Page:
After this, the ransomware creates a ransom note. The note, named “_readme.txt”, always contains the same text, though the hackers’ contact information might differ. The virus demands $980 to decrypt the files, and offers a 50% discount to those who pay within 3 days as a manipulative trick. Full text of the note is available on the image above.
Almost a thousand dollars is quite a lot of money. It’s likely that you don’t want to pay that much to restore your files. With that in mind, we’ve prepared a guide explaining alternative ways to remove Kcvp ransomware and decrypt .kcvp files, those that don’t involve paying the hackers.

How to remove Bkqfmsahpt ransomware

Bkqfmsahpt ransom note:

Hello!


All your files are encrypted!


Email me if you want to get your files back - I will do it very quickly!
Contact me by email:


datasto100@tutanota.com
restore_help@swisscows.email


The subject line must contain an encryption extension or the name of your company!
Do not rename encrypted files, you may lose them forever.
You may be a victim of fraud. Free decryption as a guarantee.
Send us up to 3 files for free decryption.
The total file size should be no more than 1 MB! (not in the archive), and the files should not contain valuable information. (databases, 

backups, large Excel spreadsheets, etc.)


To contact us, we recommend that you create an email address at protonmail.com or tutanota.com
Because gmail and other public email programs can block our messages!


If you do not receive a response from us for a long time, check your spam folder.


===========================================================


Customer service TOX ID: 0FF26770BFAEAD95194506E6970CC1C395B 04159038D785DE316F05CE6DE67324C6038727A58
Only emergency! Use if support is not responding

This is the end of the note. Below you will find a guide explaining how to remove Bkqfmsahpt ransomware.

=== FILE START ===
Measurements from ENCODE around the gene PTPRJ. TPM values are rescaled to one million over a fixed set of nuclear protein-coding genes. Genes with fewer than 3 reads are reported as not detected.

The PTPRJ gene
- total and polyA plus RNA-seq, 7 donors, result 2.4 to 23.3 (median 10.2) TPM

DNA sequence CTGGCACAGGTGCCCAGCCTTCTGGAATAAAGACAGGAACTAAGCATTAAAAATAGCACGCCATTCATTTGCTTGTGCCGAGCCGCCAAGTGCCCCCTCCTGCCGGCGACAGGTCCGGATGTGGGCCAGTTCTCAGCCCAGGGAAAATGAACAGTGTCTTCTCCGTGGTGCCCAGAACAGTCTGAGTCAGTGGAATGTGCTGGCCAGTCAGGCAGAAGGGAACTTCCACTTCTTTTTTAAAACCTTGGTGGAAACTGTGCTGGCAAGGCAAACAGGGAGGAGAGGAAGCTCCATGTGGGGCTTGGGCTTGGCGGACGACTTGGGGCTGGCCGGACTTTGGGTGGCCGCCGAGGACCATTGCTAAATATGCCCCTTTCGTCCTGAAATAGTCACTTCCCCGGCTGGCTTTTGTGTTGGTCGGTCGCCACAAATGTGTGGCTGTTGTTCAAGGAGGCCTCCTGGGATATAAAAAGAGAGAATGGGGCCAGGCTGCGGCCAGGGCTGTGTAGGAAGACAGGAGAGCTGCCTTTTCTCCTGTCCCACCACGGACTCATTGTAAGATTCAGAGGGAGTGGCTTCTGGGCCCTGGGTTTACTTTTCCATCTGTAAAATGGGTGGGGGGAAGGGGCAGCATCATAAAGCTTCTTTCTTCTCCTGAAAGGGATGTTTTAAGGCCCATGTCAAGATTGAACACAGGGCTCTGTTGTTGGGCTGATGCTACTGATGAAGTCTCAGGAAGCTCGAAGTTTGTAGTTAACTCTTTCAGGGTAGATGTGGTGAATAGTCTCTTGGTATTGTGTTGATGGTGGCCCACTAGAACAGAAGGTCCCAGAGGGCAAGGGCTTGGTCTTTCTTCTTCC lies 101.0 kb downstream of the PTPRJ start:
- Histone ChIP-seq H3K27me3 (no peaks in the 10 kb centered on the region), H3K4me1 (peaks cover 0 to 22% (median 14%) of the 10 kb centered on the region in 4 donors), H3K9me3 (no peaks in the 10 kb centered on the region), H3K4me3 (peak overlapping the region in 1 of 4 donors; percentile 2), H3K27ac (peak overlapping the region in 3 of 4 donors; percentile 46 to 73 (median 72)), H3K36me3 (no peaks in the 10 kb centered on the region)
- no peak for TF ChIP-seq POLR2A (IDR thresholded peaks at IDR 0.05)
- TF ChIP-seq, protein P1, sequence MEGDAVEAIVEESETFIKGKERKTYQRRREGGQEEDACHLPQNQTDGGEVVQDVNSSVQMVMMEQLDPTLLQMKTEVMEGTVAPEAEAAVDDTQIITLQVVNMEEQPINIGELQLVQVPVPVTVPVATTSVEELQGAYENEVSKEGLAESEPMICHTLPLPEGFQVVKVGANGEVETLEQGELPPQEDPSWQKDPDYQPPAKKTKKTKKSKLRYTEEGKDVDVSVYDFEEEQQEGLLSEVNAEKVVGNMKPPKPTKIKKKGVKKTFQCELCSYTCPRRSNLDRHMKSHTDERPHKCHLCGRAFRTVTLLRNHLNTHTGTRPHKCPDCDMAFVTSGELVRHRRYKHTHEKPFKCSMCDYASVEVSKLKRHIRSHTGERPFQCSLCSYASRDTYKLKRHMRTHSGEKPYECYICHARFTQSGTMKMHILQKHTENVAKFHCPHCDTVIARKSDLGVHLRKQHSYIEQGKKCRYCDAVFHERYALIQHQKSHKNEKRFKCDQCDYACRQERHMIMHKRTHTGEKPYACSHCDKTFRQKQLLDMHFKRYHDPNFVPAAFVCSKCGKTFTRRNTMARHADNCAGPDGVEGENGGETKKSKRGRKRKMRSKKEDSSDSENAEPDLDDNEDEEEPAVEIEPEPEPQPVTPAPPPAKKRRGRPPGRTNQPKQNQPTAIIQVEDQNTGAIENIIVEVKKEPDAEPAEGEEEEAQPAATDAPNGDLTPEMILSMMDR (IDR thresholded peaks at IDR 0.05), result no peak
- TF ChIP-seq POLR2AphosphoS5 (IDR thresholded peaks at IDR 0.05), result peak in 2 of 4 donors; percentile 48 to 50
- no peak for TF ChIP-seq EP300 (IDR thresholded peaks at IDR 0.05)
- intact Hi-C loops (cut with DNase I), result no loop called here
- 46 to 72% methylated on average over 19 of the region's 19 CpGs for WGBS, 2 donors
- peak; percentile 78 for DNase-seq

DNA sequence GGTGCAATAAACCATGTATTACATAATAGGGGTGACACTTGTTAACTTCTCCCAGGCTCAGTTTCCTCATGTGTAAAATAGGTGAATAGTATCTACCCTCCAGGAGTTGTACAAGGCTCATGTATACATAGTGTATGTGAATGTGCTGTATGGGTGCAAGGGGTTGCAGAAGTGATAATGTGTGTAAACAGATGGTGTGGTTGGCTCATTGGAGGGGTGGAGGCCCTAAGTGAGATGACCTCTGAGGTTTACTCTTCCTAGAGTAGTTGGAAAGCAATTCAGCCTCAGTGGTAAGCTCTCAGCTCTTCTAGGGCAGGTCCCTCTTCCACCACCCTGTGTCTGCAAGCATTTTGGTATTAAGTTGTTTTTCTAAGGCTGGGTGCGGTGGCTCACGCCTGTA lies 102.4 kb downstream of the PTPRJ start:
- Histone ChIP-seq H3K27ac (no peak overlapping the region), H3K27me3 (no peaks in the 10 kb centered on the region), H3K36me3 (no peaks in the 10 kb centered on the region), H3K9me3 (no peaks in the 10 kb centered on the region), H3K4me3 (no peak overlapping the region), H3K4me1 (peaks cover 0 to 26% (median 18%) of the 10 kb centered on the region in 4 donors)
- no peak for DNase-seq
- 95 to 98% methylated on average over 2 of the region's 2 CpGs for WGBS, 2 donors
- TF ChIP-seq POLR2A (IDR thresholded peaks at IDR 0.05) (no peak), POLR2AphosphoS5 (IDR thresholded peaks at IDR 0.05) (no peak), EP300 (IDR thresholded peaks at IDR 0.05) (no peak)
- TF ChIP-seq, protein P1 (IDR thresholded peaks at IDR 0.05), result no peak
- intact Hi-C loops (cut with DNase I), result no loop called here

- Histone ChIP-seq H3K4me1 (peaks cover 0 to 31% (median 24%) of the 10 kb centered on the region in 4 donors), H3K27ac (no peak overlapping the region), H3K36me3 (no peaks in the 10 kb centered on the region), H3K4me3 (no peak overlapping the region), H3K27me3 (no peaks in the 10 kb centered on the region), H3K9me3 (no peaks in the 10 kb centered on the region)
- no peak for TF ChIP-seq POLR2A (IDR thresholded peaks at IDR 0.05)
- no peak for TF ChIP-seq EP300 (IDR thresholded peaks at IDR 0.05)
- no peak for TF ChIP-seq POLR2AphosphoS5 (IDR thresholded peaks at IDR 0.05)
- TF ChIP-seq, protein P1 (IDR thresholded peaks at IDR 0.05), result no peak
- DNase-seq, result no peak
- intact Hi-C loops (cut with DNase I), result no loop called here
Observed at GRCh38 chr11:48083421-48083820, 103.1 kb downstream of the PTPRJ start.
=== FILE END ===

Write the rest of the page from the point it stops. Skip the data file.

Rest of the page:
What is Bkqfmsahpt ransomware?

Bkqfmsahpt is the name of a new ransomware program. It is similar to another such program we’ve reported on recently, specifically Yguekcbe. This is not surprising, as both belong to Snatch ransomware family.
Once on the victim’s computer, it performs several malicious actions. The first of these is to encrypt the files using a cryptographic algorithm. Such files cannot be opened or edited unless they’re decrypted. The second is to rename these files, adding .bkqfmsahpt file extension to their names. This is how the virus got its name. The third, and the last, action is the creation of a ransom note. The note, named “HOW TO RESTORE YOUR FILES.TXT”, serves as a way for the hackers to communicate their demands. You can read its full text on the image above.
The message contained in the note makes it evident that Bkqfmsahpt specifically targets companies, though this doesn’t mean that private individuals can’t get infected with it. The note does not mention the price, only contact information.
But contacting the hackers may be a bad idea. Although we don’t have information on these hackers in particular, generally they tend to simply collect the money and disappear. This is why it may be wise to explore your other options. Some of these ways to remove Bkqfmsahpt ransomware and decrypt .bkqfmsahpt files are described in the guide below.